Amyloids are highly organized insoluble protein aggregates that are associated with a large variety of degenerative diseases. In this work, we investigated the anisotropic architecture of isolated human amyloid samples stained with Congo Red. This was performed by fluorescence detected linear dichroism (FDLD) imaging in a laser scanning confocal microscope that was equipped with a differential polarization attachment using high frequency modulation of the polarization state of the laser beam and a demodulation circuit. Two- and three-dimensional FDLD images of amyloids provided information on the orientation of the electric transition dipoles of the intercalated Congo Red molecules with unprecedented precision and spatial resolution. We show that, in accordance with linear dichroism imaging (Jin et al. Proc Natl Acad Sci USA 100:15294, 2003), amyloids exhibit strong anisotropy with preferential orientation of the dye molecules along the fibrils; estimations on the orientation angle, of around 45°, are given using a model calculation which takes into account the helical organization of the filaments and fibrils. Our data also show that FDLD images display large inhomogeneities, high local values with alternating signs and, in some regions, well identifiable μm-sized periodicities. These features of the anisotropic architecture are accounted for by supercoiling of helically organized amyloid fibrils.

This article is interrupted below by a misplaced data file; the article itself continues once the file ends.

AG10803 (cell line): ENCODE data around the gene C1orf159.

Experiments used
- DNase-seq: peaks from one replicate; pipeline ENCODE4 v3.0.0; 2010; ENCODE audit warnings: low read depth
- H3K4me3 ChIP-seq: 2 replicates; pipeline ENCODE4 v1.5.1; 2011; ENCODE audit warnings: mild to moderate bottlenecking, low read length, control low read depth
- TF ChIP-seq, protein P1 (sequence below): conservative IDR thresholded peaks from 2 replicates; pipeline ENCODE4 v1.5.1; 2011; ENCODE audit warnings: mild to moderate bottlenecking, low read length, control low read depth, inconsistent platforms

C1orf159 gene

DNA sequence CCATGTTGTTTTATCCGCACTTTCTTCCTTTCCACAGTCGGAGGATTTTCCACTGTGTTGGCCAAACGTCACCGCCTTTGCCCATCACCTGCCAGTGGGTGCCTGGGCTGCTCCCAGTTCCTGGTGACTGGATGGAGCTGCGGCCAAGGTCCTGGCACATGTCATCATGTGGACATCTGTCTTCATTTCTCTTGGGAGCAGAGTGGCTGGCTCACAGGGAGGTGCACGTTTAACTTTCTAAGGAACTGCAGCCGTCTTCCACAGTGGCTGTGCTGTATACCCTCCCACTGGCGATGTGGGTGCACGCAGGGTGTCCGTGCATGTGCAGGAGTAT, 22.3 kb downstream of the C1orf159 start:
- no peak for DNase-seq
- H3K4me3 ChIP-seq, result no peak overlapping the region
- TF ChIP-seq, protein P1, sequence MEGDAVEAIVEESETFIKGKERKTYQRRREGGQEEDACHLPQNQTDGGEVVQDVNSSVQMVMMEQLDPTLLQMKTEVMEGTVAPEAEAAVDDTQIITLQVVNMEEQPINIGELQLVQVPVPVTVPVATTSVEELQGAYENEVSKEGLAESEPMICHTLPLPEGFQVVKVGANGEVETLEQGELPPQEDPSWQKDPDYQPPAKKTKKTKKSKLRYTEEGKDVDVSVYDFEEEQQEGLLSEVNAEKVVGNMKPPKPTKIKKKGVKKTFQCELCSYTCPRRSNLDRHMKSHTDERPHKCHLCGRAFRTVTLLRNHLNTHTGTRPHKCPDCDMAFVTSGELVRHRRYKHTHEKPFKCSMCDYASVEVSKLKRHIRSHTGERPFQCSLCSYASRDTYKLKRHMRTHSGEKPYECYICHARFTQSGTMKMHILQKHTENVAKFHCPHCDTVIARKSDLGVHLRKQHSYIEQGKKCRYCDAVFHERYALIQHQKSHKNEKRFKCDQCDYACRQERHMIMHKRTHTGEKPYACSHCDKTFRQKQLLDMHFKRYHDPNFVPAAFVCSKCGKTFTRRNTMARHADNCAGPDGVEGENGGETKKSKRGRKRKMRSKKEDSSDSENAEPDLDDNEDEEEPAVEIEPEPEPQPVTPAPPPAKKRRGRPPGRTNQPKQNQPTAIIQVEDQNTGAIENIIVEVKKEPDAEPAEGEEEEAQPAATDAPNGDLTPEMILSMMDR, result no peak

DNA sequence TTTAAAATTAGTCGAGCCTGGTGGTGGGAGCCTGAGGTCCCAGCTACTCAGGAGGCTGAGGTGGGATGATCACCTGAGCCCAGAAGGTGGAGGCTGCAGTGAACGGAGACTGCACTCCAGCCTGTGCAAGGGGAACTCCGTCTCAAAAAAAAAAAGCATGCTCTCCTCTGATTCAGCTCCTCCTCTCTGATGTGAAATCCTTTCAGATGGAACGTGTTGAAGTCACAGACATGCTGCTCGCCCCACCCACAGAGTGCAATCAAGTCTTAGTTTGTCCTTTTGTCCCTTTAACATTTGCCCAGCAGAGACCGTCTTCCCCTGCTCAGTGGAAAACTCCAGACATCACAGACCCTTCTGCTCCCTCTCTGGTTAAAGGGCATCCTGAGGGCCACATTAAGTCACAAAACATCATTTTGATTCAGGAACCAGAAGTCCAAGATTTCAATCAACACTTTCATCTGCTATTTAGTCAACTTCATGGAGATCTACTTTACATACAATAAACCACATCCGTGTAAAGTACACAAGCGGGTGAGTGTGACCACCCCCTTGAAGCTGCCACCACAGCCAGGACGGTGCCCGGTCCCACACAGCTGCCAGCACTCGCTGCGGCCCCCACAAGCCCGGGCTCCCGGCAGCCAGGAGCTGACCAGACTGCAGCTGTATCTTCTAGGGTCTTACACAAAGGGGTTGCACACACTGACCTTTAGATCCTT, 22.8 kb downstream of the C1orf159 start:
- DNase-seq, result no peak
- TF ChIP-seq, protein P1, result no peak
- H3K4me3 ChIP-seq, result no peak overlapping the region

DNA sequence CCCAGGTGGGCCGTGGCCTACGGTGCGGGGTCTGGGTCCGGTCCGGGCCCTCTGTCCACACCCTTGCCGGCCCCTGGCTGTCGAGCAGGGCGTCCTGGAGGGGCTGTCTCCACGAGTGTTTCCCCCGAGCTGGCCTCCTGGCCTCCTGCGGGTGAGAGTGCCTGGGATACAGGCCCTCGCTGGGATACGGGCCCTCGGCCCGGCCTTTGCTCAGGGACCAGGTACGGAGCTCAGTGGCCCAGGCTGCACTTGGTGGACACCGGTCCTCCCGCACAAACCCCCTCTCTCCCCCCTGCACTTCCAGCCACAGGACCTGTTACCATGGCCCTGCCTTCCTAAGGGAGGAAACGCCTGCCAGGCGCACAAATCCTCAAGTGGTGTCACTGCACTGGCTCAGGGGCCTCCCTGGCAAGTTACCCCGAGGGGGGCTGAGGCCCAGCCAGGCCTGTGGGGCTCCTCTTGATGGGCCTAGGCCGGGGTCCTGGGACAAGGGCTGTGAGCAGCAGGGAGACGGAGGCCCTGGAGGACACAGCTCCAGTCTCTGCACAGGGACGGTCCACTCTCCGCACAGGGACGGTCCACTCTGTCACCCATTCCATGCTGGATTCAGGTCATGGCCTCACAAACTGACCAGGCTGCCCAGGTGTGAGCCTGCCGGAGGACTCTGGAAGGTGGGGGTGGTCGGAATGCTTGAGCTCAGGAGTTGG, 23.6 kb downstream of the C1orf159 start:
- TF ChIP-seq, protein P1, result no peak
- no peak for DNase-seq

- Fluorescence detected linear dichroism
- Laser scanning confocal microscopy
ASJC Scopus subject areas
- Clinical Psychology
- Social Sciences (miscellaneous)
- Sociology and Political Science
- Clinical Biochemistry